Hen Houses and Happiness

The Nosy Crow conference on Saturday was filled with the useful and unexpected. It made me realise that I didn’t know what I don’t know.

It also offered huge relief to the true bookworms, who love everything about the traditional, shamelessly old-fashioned, real book, even if it doesn’t fit in your bag and gives you severe shoulder strain when you lug it around. Is it a peculiar to be attached to the smell of a printed book?

A few years back, I looked on with horror at a YouTube clip which showed a delightful boy working an iPad better than I could myself. At that point I cried a bit inside and resigned myself to a bleak future, akin to Farenheit 451 in which all books are burnt and swiftly forgotten, in favour of lightweight technological marvels.

So I almost sighed aloud with relief when I heard that even in 2013, e-books form less than 5% of the children’s book market. There is still hope!

My favourite part of Saturday’s event was the panel of three Nosy Crow authors who made the journey from the slushpile to getting their work sold internationally. Helen Peters was a particular inspiration as she told us about how she’d given up on a piece of work, tucked the manuscript under her bed, only to revisit it years later following advice from a friend. The result was The Secret Hen House Theatre which I’ve just finished reading – a great, unpredictable story which really captures the childhood imagination.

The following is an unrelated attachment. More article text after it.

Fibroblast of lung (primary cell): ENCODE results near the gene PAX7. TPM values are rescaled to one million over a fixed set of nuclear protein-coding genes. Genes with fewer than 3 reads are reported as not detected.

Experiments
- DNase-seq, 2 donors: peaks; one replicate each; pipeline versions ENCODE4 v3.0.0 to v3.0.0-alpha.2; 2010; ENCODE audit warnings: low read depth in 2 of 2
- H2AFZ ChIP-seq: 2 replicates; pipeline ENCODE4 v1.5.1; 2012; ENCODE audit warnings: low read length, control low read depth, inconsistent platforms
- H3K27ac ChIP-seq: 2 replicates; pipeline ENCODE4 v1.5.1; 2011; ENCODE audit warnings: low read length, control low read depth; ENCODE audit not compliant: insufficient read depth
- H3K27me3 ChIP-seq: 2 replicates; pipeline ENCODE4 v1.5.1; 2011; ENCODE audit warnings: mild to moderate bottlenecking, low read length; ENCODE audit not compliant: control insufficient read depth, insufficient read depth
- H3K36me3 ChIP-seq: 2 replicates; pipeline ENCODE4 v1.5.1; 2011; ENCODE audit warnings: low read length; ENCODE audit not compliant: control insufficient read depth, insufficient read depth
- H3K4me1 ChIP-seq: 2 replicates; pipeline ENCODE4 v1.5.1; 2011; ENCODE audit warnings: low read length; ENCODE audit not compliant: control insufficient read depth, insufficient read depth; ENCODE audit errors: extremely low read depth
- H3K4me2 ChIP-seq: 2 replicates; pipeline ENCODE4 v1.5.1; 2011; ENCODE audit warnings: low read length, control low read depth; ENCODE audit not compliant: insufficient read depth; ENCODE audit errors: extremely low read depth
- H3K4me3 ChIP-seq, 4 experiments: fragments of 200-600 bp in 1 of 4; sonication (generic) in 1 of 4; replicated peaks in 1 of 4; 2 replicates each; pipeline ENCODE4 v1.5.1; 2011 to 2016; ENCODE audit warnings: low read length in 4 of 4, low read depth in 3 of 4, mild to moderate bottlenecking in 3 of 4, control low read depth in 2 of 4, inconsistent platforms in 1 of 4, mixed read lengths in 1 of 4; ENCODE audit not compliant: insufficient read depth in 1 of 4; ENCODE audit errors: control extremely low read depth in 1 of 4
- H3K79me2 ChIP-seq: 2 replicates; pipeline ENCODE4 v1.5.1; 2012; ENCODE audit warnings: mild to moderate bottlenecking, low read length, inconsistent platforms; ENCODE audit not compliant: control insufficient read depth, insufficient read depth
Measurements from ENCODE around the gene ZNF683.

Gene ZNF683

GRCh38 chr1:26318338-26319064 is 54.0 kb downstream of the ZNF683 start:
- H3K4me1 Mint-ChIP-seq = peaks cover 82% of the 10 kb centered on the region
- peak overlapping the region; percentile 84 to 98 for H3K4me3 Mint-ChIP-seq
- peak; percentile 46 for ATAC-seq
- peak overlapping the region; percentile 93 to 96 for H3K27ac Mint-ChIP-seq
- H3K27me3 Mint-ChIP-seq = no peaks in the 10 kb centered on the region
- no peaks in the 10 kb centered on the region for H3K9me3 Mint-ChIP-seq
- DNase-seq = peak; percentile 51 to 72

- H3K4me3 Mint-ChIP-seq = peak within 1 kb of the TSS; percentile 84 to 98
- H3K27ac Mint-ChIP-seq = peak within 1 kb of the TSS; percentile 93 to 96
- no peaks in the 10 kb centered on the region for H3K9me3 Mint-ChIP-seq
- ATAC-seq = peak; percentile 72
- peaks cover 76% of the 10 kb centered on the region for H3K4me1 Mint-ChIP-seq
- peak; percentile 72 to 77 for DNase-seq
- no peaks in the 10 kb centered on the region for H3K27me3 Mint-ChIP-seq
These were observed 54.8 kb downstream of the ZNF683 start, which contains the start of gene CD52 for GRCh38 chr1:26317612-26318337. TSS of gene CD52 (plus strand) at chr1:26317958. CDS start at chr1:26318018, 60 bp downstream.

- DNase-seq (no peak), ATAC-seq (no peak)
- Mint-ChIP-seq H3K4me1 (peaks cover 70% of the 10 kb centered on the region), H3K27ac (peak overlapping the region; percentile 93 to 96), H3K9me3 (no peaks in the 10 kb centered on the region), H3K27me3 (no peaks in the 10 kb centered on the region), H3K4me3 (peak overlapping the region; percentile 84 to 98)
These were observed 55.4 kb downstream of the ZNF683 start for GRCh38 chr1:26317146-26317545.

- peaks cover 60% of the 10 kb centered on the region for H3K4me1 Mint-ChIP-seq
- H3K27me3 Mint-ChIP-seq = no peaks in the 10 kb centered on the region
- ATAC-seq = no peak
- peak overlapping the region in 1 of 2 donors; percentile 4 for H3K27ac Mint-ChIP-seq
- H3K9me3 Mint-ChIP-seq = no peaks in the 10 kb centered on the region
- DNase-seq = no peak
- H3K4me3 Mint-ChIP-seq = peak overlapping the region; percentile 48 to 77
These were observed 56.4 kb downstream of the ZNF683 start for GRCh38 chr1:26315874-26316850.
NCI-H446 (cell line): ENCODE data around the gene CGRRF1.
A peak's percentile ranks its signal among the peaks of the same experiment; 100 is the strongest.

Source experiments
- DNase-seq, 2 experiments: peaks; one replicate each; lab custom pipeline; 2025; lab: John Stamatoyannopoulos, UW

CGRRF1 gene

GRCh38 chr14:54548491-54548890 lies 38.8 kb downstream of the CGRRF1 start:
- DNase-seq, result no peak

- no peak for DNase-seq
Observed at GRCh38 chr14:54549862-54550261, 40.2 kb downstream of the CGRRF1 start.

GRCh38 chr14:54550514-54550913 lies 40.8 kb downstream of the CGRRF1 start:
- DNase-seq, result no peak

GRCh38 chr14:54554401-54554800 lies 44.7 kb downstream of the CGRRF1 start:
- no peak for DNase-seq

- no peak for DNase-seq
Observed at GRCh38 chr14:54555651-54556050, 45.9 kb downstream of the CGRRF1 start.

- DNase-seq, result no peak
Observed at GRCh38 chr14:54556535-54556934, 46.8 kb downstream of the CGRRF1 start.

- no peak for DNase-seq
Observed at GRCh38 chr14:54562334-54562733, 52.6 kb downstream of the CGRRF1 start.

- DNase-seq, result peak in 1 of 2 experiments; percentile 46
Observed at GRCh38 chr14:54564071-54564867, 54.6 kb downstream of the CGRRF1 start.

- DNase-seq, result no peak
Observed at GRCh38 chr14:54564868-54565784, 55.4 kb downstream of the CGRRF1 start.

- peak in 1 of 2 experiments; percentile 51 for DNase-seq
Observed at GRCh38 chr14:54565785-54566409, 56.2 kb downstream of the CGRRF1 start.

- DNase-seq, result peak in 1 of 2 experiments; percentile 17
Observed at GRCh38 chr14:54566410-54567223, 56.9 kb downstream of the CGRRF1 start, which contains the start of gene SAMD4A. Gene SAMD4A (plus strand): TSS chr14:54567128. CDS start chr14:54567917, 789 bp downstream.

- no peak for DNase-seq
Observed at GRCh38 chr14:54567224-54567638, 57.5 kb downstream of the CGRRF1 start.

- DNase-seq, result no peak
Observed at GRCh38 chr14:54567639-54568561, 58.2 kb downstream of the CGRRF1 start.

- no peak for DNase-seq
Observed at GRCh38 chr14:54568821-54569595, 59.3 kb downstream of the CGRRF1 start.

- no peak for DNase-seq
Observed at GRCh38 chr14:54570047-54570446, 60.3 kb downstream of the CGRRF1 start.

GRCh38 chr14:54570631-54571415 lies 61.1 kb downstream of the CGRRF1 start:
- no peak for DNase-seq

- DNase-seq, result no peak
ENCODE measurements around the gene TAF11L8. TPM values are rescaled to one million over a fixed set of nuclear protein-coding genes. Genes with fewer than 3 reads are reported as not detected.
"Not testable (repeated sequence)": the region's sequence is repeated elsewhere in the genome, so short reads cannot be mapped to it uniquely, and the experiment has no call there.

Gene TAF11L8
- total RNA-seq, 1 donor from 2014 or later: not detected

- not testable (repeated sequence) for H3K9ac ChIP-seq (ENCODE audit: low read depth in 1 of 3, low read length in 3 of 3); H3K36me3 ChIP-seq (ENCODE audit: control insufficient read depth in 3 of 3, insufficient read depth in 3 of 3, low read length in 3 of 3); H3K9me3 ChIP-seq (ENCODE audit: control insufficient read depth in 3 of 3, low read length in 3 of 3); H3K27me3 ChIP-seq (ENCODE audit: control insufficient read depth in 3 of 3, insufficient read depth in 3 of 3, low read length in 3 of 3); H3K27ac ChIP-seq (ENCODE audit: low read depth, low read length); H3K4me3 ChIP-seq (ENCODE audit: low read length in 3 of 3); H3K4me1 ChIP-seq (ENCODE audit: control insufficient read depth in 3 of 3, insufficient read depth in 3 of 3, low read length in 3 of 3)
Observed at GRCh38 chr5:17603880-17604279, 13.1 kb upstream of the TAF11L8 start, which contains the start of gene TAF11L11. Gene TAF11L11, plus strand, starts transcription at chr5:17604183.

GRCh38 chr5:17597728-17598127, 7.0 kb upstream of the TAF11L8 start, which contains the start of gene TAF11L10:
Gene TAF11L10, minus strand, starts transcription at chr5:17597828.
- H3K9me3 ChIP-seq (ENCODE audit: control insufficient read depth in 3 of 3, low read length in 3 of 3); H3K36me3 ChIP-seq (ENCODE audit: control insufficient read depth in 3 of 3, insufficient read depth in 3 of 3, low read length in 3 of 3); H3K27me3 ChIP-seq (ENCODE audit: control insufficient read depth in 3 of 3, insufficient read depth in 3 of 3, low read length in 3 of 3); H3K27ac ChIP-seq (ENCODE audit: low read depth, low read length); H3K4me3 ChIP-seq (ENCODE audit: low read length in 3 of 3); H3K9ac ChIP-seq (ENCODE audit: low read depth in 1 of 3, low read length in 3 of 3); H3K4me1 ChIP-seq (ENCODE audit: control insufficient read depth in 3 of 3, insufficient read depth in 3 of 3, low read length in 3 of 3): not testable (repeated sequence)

Hannah is a unique heroine, one that you want to befriend and learn from at the same time. And then there’s the importance of smell again. You really sense it as you read – the mud, manure, and the magic. I would recommend it to anyone looking for a warm-hearted page turner. And you don’t necessarily have to be 8-12 years old.DSC00581

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